- As part of its upcoming revised master plan that guides development, Singapore is expected to unveil a 3-D map of the city's subterranean spaces and their potential uses next year, according to The Straits Times and others.
- The government is documenting what currently exists underground, including water pipes and power grids, and identifying possible areas for pilot programs. Leaders are still deciding how much detail the 3-D map will provide and who will be able to access it because of security concerns.
- The government has already reworked land laws so that it can own parcels of land below street-level private properties to build deep underground city structures, such as storage facilities, utilities or roadways.
Singapore is out of space and looking at innovative ways to expand, as reported in The Straits Times, especially because its government expects the population to increase by about 1.3 million people by 2030. The island nation, which is only separated from mainland Malaysia by a strait, has less land mass than New York City but already is about 55 square miles bigger than it was in the 1960s due to growth and land reclamation. It aims to add an additional 18 square miles of land by 2030.
In part, Singapore will reclaim land through a method known as empoldering, which involves building a dike around a portion of land and then draining the water from it. But continuously expanding land in this way isn't sustainable or practical. Other ideas under consideration to maximize the island's space are to have floating buildings in the water surrounding Singapore, and to increase density and construct taller buildings, although height restrictions hamper that idea.
Heading downward instead of upward is one way to maximize existing land. A number of U.S. cities have found success with this concept, both in public utilities and commercial development. Chicago has a system of underground pedestrian tunnels, called the Pedway, which connect about 40 downtown blocks of subway stations with shops, restaurants and other businesses dotting many of the underground corridors. Atlanta's subterranean shopping and entertainment district, called Underground Atlanta, was essentially a huge below-grade mall that rested under many downtown city blocks. It opened in the late 1960s and operated until it was sold last year; it's now closed for redevelopment.
But nothing in the United States quite compares to Singapore's underground plans. Ideas being considered are multiple levels of pedestrian ways, water reservoirs, ammunition storage facilities, roadways and oil storage. The government might also decide to put deep underground utilities and services that are currently above ground, such as electrical substations and waste systems.
One challenge of publicly accessible subterranean infrastructure is making its presence visible enough to sustain public use. Often structures that are not at street level are unknown or forgotten by residents. Chicago's Pedway opened in chunks starting in the 1950s, but it is unknown to many — if not most — residents and the heated tunnels are underutilized even in the city's harshest winter conditions. Consider that the city has about 2.7 million people but only several thousand use the system on the average weekday, when downtown foot traffic is at its highest. Residents claim the system is confusing because it's not well known or advertised and no portable maps are available within the Pedway. Chicago leaders are currently working on ways to improve the Pedway and boost its visibility and public use.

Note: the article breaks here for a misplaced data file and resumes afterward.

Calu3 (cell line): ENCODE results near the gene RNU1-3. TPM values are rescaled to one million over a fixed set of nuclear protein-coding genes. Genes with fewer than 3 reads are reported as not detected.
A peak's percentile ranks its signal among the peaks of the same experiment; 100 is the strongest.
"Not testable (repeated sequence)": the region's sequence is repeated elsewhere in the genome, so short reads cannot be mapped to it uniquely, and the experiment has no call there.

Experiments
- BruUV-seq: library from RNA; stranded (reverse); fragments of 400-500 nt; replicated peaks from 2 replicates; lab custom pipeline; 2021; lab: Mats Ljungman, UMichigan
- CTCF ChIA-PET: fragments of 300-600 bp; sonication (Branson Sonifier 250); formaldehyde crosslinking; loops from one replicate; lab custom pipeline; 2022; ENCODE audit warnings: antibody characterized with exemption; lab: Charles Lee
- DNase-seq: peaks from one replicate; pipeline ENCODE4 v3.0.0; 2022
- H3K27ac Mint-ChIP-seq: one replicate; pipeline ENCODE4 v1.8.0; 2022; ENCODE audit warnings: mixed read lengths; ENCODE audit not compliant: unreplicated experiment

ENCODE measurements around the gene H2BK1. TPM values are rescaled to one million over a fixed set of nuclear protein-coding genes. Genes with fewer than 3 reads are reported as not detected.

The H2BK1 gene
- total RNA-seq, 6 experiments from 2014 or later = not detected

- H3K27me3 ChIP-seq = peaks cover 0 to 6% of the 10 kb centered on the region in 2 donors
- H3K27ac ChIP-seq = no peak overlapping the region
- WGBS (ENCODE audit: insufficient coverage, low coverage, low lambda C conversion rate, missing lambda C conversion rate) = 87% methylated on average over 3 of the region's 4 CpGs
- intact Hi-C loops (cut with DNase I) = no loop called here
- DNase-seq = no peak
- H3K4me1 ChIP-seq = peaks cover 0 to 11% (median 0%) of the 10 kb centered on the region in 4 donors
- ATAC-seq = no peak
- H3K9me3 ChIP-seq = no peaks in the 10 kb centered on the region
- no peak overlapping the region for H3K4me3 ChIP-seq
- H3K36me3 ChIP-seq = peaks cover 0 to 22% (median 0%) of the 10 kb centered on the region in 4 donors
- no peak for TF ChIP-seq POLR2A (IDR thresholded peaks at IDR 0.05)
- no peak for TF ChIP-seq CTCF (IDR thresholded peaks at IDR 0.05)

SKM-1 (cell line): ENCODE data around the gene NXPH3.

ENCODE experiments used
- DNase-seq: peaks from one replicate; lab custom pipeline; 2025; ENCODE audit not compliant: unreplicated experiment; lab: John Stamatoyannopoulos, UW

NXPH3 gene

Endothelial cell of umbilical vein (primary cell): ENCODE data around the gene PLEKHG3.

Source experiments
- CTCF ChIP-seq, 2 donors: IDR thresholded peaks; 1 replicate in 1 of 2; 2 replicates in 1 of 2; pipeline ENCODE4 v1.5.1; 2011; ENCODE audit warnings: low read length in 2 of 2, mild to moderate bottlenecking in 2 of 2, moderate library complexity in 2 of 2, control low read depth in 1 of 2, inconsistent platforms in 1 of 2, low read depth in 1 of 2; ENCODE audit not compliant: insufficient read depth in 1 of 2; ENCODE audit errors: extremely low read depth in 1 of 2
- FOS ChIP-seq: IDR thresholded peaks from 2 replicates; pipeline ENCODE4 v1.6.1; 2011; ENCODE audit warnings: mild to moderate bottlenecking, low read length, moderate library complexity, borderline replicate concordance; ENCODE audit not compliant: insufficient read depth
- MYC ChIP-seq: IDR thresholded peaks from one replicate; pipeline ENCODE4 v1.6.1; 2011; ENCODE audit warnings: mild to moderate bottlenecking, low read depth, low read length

Underground Atlanta, though far more well-known by locals, has been on the decline since the 1990s. Its issues lie less in a lack of advertising and more in falling into disrepair at a time when heavily retail-focused areas, such as malls, are suffering as retail continues its shift from brick-and-mortar to online stores. Underground Atlanta is being redeveloped into a more mixed-use community hub, both above and below ground, that will have housing, work space and the existing concert venue, instead of the previous focus on retail.
Part of what makes Singapore's plan different is that it would not necessarily rely so heavily on private commercial developments for the underground spaces. Although one idea under consideration is a series of pedestrian walkways, many of the suggested uses are for government property or services, such as water reservoirs or munitions storage. That doesn't mean the government won't allow private or public-private subterranean development in the future, just that the 3-D map and the overall plan are still very much in development and a final vision hasn't yet been set.
A barrier both Chicago and Atlanta face and that Singapore leaders have acknowledged is the difficulty of constructing and transforming underground infrastructure, compared with the ease of tearing down or building street-level structures. Costs for underground development are also higher. More planning is involved to prevent a ripple effect if one subterranean structure experiences a breakdown. For example, a water main break often leads to entire sections of road being dug up. That's a less feasible option when pipes are installed deeper and surrounded by levels of other underground development.
Thus, extra planning is necessary to protect against potentially disastrous situations collapsing the entire underground infrastructure, and Singapore is smart to take its time with formulating a comprehensive plan.